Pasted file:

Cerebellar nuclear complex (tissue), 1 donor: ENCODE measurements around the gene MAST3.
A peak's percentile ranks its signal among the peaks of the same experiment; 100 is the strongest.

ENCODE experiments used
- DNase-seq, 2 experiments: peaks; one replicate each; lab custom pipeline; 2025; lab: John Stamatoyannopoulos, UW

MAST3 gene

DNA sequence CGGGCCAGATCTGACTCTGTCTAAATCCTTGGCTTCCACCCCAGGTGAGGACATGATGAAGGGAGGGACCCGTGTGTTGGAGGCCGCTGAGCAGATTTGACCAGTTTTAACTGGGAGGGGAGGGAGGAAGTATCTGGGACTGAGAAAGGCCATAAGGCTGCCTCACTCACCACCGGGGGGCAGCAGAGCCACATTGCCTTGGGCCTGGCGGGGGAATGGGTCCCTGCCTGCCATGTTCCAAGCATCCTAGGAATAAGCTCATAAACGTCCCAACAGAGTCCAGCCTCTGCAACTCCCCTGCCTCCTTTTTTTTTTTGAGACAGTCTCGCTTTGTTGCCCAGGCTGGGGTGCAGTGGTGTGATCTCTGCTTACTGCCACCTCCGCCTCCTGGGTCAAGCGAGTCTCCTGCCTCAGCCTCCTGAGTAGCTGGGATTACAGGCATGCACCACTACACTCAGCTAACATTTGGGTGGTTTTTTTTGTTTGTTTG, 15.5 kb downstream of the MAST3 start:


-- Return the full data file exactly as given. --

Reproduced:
Cerebellar nuclear complex (tissue), 1 donor: ENCODE measurements around the gene MAST3.
A peak's percentile ranks its signal among the peaks of the same experiment; 100 is the strongest.

ENCODE experiments used
- DNase-seq, 2 experiments: peaks; one replicate each; lab custom pipeline; 2025; lab: John Stamatoyannopoulos, UW

MAST3 gene

DNA sequence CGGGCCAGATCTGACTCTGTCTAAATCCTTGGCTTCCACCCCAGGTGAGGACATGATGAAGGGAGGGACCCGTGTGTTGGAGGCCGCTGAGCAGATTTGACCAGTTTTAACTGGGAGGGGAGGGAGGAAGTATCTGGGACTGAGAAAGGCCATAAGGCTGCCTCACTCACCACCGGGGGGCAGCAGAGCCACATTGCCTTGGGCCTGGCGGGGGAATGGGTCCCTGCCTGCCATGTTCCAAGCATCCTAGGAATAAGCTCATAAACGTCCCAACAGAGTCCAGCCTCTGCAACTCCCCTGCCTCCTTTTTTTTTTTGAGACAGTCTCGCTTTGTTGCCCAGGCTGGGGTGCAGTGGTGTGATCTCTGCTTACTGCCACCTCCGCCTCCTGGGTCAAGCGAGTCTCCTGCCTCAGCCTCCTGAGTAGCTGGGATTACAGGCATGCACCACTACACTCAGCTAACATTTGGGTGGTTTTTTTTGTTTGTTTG, 15.5 kb downstream of the MAST3 start: